This aim of this project is to describe a potential online library of dissertations and theses at the University of Michigan. The focus is on the SGML markup of sample dissertations and a user interface for searching and retrieval. For this project, I acquired four dissertations to show the breadth of types that would need to be covered by the selected DTD. The first is the doctoral dissertation of Rebecca Price-Wilkin on the architectural history of a French church (The Late Gothic Abbey Church of Saint-Riquier). Price-Wilkin's document will be used as an example of an image-rich dissertation. The second is the doctoral dissertation of David Ruddy on the medieval travelogue Mandeville's Travels (Scribes, Printers, And Vernacular Authority: A Study in the Late-Medieval And Early-Modern Reception of Mandeville's Travels). Ruddy's will show how historic texts can be represented in this model. A third dissertation is from Michele Tepper, and is titled "The Mind of His Own Country": Nation and the Embodiment of Culture in Modernist Literature. It demonstrates the diversity that can be found within a dissertation, as each chapter can be thought of as an independent unit. Fourth, I acquired the dissertation of William Wheeler on global warming and agriculture from the University of Pennsylvania's School of Agriculture Economics and Rural Sociology. This document, titled Three Essays on Discounting and the Evaluation of Global Warming Policies, contains many tables, graphs, and formulas, allowing me to speak to these important issues.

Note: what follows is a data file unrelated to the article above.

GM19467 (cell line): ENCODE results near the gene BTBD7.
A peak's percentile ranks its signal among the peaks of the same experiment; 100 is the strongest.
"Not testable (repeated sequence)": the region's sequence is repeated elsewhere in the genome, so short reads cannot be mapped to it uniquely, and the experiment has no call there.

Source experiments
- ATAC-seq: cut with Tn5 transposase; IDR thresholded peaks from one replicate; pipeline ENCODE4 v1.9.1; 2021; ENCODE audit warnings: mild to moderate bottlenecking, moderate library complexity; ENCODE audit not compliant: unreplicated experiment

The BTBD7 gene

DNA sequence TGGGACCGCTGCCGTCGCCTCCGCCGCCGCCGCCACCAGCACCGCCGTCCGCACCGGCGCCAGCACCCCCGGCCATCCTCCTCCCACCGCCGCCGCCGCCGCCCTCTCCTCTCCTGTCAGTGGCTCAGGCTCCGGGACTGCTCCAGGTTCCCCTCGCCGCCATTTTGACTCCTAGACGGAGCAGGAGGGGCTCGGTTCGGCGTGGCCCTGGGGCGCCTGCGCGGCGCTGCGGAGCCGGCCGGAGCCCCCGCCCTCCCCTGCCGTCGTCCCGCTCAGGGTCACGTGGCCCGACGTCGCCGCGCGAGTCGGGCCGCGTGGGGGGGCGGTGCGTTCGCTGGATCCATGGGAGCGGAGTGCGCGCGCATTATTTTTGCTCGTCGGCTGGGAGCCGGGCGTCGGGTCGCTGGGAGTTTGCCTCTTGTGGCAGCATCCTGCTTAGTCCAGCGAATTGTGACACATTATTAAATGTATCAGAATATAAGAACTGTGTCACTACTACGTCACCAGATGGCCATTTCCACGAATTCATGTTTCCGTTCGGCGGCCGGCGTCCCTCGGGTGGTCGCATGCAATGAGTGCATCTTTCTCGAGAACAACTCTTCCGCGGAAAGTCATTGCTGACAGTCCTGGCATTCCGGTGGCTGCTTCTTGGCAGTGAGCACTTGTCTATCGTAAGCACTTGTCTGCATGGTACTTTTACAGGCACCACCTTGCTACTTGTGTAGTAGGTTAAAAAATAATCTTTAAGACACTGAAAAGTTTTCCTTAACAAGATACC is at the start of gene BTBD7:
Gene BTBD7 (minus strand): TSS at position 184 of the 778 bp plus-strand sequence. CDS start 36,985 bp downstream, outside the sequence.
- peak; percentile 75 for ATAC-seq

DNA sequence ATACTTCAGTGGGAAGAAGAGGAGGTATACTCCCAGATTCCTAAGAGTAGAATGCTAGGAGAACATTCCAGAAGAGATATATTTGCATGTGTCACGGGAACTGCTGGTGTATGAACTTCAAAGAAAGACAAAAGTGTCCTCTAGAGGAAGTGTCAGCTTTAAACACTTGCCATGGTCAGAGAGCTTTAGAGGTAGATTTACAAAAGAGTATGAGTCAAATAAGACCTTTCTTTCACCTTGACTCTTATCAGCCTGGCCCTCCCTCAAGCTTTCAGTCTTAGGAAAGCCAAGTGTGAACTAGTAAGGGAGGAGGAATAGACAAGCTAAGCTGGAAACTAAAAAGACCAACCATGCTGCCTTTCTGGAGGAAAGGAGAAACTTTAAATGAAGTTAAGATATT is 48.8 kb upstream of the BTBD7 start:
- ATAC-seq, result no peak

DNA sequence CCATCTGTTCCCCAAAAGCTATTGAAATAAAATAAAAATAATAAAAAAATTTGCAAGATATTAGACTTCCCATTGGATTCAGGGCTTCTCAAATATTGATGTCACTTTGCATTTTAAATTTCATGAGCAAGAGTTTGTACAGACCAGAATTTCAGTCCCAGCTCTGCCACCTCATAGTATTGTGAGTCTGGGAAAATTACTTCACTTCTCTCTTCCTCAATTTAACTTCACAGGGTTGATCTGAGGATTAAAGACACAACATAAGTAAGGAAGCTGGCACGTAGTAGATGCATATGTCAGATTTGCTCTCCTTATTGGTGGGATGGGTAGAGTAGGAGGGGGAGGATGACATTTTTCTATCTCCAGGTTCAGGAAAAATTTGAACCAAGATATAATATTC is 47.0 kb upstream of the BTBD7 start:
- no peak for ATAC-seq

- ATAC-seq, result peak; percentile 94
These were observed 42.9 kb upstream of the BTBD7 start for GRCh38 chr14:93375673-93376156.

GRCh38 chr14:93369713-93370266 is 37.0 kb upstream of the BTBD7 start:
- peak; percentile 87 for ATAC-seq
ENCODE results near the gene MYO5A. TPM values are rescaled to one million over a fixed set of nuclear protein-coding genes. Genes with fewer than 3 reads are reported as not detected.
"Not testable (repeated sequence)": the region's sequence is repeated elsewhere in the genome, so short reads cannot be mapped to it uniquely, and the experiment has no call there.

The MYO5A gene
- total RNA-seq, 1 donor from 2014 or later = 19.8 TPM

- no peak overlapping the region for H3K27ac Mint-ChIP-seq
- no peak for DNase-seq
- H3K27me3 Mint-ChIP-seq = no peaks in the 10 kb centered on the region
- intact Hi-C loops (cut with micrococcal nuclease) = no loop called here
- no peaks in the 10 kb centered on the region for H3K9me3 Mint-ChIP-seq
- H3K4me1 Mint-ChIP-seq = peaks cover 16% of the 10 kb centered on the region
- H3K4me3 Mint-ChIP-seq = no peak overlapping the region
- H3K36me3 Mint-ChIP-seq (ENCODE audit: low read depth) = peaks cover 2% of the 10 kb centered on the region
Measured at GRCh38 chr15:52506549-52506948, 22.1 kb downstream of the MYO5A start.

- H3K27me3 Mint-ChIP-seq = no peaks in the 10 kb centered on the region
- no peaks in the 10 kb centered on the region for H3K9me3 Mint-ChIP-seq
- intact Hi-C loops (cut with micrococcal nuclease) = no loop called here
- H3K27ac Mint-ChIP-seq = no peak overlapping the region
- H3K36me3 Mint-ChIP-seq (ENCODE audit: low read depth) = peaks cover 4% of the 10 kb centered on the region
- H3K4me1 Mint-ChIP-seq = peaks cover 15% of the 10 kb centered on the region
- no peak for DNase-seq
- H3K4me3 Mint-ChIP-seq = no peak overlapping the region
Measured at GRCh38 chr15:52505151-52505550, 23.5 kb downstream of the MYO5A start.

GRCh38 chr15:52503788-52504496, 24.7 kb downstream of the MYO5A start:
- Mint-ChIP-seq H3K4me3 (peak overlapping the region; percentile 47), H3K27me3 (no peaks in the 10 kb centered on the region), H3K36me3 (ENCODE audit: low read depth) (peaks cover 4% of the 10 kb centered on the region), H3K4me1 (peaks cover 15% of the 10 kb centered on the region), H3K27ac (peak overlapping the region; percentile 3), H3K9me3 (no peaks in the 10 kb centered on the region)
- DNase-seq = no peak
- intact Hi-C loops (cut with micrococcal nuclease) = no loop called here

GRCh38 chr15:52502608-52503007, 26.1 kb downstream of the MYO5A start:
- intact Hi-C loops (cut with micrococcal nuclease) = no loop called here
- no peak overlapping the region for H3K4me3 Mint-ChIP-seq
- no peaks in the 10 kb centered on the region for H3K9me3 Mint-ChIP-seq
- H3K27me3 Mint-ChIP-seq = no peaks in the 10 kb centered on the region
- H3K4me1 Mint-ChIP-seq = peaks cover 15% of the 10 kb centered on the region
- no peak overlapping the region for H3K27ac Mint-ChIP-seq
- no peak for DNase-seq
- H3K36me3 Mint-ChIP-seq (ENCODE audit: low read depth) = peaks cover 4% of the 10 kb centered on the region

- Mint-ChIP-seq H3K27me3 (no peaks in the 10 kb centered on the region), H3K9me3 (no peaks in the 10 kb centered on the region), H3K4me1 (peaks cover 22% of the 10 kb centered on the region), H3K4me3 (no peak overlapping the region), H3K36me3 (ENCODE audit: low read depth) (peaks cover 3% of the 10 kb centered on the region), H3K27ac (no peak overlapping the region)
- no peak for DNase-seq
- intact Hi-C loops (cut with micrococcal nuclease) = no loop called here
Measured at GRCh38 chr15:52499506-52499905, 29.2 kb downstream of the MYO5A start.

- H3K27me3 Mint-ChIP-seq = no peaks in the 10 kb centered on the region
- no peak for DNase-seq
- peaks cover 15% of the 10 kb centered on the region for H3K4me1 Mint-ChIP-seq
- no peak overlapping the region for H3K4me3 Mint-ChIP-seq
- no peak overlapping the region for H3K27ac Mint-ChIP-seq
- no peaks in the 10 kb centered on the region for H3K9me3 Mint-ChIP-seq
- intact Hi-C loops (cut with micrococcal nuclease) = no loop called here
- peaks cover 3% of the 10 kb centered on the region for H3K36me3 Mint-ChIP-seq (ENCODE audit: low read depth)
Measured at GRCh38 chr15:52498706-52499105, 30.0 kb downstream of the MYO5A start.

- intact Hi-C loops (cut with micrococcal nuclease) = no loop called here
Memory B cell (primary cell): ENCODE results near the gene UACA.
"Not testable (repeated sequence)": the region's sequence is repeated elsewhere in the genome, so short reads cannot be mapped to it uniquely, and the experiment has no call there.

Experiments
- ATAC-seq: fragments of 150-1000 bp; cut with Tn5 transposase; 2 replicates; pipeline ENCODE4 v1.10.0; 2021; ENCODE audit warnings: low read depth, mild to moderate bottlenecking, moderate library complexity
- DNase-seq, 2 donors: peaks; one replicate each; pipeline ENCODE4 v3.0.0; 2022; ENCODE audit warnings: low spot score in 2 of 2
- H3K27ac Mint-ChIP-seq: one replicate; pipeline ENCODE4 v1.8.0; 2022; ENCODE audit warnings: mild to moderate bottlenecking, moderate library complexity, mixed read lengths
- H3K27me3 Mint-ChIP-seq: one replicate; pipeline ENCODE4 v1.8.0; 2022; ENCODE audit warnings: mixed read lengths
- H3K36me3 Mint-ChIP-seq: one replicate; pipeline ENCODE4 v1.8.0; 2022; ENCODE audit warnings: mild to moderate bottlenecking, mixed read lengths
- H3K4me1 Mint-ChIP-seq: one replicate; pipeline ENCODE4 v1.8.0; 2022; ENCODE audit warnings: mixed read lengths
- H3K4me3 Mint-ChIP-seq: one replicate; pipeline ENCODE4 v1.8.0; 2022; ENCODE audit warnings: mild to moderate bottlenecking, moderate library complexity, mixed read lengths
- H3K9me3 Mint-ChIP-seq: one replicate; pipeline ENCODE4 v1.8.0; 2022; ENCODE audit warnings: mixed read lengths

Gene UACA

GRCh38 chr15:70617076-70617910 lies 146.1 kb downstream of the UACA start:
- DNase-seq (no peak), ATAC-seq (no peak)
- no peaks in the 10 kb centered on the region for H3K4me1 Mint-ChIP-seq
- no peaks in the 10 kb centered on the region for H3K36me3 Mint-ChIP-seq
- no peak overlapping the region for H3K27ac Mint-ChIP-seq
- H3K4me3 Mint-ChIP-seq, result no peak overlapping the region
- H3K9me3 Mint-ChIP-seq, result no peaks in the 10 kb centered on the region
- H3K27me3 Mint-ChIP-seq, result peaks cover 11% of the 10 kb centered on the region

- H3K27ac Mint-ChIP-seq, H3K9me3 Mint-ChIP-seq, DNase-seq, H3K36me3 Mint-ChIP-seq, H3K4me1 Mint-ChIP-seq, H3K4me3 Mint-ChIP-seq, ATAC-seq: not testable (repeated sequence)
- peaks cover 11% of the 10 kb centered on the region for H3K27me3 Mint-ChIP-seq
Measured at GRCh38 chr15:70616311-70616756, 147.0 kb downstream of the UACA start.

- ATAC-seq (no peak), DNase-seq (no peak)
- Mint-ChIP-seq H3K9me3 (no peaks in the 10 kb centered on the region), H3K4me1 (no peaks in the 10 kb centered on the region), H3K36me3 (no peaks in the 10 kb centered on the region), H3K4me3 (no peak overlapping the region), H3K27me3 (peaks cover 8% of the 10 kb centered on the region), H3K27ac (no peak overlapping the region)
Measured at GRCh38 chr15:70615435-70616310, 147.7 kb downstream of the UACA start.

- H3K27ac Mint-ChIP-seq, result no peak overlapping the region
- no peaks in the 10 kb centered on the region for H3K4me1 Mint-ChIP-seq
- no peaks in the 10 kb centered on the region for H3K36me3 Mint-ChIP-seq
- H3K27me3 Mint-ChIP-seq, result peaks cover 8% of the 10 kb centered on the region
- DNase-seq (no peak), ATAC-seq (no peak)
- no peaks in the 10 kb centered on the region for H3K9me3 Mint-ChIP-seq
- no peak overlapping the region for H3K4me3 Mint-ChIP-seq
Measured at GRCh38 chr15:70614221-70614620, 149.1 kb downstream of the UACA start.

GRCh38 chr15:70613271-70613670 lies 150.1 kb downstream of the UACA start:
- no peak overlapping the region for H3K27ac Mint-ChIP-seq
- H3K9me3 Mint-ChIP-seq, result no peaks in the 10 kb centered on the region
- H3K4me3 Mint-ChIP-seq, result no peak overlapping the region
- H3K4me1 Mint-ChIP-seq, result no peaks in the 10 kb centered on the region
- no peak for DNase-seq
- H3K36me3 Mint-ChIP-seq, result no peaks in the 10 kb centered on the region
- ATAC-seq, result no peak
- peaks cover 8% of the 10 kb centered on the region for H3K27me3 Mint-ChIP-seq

The first challenge to the project was selection of a Document Type Definition (DTD), or the rules by which markup would be applied to each document. The ETD project at Virginia Tech had completed a DTD (the ETD DTD) for use on theses and dissertations. I initially elected to use this DTD for many reasons. It seemed rather simple, such that students with a passing knowledge of HTML markup could learn to use it with minor difficulty. Also, it had been designed with the material in mind, so there was some anticipation of suitability to the task. Lastly, I had made the faulty assumption that the DTD had been used and perfected such that it would be the most efficient way to markup these dissertations.